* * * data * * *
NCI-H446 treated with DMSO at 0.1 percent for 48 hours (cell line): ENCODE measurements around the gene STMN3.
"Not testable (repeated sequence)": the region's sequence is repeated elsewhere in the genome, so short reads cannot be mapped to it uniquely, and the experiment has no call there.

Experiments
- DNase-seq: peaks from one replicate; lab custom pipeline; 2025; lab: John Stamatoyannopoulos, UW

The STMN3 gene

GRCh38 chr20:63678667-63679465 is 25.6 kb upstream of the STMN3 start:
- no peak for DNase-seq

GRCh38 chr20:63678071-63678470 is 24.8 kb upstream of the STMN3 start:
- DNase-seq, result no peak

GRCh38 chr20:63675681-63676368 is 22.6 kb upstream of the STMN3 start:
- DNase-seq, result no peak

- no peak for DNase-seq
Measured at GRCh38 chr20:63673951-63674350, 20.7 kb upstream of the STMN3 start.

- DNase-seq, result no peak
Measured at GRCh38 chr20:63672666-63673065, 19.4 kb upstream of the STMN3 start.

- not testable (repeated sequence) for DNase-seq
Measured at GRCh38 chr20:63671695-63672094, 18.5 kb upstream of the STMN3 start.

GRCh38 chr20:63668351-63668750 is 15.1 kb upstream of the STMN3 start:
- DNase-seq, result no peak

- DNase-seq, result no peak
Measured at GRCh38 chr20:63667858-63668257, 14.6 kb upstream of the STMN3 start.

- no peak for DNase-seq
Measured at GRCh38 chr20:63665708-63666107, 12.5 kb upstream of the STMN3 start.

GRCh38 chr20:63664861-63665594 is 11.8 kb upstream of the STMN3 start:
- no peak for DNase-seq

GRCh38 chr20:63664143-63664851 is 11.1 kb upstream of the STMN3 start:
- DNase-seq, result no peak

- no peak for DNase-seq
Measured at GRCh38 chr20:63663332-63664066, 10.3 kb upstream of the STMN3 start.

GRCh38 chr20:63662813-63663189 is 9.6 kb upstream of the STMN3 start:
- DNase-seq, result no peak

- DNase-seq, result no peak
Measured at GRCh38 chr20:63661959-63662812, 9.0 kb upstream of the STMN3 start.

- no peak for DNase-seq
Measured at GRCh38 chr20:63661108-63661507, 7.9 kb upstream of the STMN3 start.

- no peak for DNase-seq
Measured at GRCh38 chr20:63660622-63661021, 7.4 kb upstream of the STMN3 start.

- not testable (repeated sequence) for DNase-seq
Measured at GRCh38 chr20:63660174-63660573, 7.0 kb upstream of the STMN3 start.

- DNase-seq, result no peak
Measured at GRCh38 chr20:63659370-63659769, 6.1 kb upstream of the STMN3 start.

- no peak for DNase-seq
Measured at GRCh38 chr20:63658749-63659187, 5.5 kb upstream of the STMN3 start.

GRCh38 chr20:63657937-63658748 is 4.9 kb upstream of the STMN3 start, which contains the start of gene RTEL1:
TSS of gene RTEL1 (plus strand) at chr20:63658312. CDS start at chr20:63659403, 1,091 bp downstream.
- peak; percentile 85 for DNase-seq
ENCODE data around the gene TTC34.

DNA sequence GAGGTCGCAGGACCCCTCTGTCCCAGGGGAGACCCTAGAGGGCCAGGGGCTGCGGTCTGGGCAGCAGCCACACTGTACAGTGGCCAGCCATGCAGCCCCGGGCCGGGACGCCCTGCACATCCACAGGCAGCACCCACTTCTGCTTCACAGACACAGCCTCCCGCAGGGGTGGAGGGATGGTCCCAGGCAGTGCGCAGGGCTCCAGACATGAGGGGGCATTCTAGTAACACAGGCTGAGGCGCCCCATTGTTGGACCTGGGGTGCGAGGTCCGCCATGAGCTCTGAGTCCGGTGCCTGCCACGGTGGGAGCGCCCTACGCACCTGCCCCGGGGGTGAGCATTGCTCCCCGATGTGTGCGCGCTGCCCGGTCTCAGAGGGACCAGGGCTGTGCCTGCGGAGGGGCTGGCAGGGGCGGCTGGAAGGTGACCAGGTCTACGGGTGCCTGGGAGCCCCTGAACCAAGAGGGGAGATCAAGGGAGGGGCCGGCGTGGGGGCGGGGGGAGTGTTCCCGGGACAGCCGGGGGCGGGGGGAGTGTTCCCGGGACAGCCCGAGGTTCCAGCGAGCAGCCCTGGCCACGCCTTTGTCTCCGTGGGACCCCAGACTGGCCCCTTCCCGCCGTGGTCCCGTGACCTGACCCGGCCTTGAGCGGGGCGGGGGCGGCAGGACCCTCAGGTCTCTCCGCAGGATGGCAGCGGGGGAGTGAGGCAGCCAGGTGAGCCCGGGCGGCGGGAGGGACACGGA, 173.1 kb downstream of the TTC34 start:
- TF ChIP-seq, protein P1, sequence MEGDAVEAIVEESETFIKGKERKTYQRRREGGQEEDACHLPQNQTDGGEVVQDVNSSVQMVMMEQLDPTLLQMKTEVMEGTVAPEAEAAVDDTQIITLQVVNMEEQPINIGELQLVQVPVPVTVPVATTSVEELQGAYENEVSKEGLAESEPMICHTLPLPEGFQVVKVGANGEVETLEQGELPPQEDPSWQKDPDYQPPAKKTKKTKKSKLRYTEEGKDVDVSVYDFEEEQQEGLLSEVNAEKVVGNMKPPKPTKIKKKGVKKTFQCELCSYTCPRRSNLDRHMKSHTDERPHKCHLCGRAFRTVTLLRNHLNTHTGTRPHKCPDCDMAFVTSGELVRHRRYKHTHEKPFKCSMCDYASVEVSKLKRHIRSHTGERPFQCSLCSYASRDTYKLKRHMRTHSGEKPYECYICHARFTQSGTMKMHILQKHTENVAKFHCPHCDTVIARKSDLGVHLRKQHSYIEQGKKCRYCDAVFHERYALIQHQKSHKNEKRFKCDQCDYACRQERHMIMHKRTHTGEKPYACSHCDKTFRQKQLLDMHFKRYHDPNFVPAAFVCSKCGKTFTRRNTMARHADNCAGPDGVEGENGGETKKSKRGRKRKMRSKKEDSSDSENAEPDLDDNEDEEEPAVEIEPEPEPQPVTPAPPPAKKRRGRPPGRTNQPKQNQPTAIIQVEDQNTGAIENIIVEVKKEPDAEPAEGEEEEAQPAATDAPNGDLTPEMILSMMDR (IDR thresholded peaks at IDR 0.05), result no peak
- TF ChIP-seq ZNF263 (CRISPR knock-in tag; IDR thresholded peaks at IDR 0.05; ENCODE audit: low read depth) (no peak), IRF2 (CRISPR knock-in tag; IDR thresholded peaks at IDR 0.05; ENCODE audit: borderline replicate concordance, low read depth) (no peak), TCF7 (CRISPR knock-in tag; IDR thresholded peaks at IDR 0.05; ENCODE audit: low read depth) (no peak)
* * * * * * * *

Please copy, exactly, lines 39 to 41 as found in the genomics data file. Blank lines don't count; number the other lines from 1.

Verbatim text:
Measured at GRCh38 chr20:63660174-63660573, 7.0 kb upstream of the STMN3 start.

- DNase-seq, result no peak
Measured at GRCh38 chr20:63659370-63659769, 6.1 kb upstream of the STMN3 start.